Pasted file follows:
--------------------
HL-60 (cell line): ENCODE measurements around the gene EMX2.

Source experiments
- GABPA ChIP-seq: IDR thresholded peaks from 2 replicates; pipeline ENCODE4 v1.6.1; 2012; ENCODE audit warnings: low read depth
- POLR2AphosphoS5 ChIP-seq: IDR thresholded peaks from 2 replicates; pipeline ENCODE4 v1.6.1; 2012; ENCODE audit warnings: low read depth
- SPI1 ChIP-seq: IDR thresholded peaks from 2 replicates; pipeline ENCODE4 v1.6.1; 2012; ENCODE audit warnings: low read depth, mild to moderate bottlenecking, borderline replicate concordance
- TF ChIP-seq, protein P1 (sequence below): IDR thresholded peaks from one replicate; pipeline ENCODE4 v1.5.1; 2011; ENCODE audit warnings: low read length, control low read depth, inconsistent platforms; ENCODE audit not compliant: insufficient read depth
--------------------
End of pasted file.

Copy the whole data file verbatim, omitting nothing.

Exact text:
HL-60 (cell line): ENCODE measurements around the gene EMX2.

Source experiments
- GABPA ChIP-seq: IDR thresholded peaks from 2 replicates; pipeline ENCODE4 v1.6.1; 2012; ENCODE audit warnings: low read depth
- POLR2AphosphoS5 ChIP-seq: IDR thresholded peaks from 2 replicates; pipeline ENCODE4 v1.6.1; 2012; ENCODE audit warnings: low read depth
- SPI1 ChIP-seq: IDR thresholded peaks from 2 replicates; pipeline ENCODE4 v1.6.1; 2012; ENCODE audit warnings: low read depth, mild to moderate bottlenecking, borderline replicate concordance
- TF ChIP-seq, protein P1 (sequence below): IDR thresholded peaks from one replicate; pipeline ENCODE4 v1.5.1; 2011; ENCODE audit warnings: low read length, control low read depth, inconsistent platforms; ENCODE audit not compliant: insufficient read depth